It was nearly Christmas. Just a few more weeks. He’d bought her a present, but he’d already changed his mind again and decided not to give it to her. She didn’t seem like she was in any right state to appreciate presents. Especially from someone she barely spoke to. On the other hand, she talked to him more than anybody, these days. Not that that was saying anything, really. But maybe it was reason enough to try.
Mike glanced at the clock. An hour until his mother arrived, and then Bella would be done for the evening. Enough time so that no one would witness his humiliation if she said, "No," again. He wasn’t sure SHE would even be aware of it. But he realized he had to try. He had to try to do SOMETHING to bring her out of this slump.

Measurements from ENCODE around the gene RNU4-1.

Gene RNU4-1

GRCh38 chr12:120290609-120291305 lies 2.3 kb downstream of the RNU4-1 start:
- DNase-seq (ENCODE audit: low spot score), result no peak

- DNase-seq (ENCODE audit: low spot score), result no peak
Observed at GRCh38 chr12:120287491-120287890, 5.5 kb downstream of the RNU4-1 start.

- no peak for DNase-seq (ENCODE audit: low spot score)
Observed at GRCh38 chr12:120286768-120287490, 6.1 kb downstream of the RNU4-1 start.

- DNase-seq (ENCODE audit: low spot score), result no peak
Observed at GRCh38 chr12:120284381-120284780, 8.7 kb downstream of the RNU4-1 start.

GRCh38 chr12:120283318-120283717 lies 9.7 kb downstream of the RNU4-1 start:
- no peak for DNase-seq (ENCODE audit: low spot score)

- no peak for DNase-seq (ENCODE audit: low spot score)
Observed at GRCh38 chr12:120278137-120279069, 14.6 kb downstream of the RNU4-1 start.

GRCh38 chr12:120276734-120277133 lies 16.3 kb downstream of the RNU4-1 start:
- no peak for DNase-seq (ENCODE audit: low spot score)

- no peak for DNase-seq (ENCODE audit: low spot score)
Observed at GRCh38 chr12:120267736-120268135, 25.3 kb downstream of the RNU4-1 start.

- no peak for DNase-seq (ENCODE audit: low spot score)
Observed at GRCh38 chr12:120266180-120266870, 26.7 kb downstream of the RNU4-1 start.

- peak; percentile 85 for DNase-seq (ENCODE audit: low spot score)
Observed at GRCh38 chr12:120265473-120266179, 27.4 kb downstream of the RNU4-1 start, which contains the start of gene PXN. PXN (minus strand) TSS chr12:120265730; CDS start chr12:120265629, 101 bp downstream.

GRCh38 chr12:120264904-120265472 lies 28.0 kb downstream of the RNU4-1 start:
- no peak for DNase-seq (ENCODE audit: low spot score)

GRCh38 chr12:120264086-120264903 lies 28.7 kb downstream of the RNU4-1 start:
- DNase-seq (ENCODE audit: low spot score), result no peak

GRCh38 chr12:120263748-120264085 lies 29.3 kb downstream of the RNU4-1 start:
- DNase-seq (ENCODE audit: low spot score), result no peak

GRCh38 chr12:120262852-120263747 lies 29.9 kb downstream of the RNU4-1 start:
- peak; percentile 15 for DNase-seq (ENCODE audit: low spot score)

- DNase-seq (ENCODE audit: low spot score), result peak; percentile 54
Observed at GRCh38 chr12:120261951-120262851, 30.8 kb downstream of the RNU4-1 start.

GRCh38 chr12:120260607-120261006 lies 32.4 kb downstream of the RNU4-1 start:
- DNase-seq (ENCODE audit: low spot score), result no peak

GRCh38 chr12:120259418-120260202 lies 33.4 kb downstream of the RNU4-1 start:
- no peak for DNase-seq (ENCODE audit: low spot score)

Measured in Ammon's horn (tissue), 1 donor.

He was still watching when she shook her head a little, as though annoyed, and turned her eyes away from the empty box, standing abruptly. He took four steps and took it out of her hands. Though he was sure she hadn’t seen him coming, she didn’t appear startled at all. She didn’t even bother to turn towards him, or to look up into his face.
“Bella, can I ask you something?”
“Sure, Mike,” came the response, monotone, and maybe just a fraction of a second later than normal. He suppressed a sigh.
“Austin’s parents are having a Christmas party next weekend. Will you let me take you?” He’d phrased it a little differently than he normally would. He didn’t want to make it sound like any action was necessary on her part. All she had to do was LET him.
“I have to work next Saturday,” she said dully, although he thought she sounded vaguely relieved by the fact.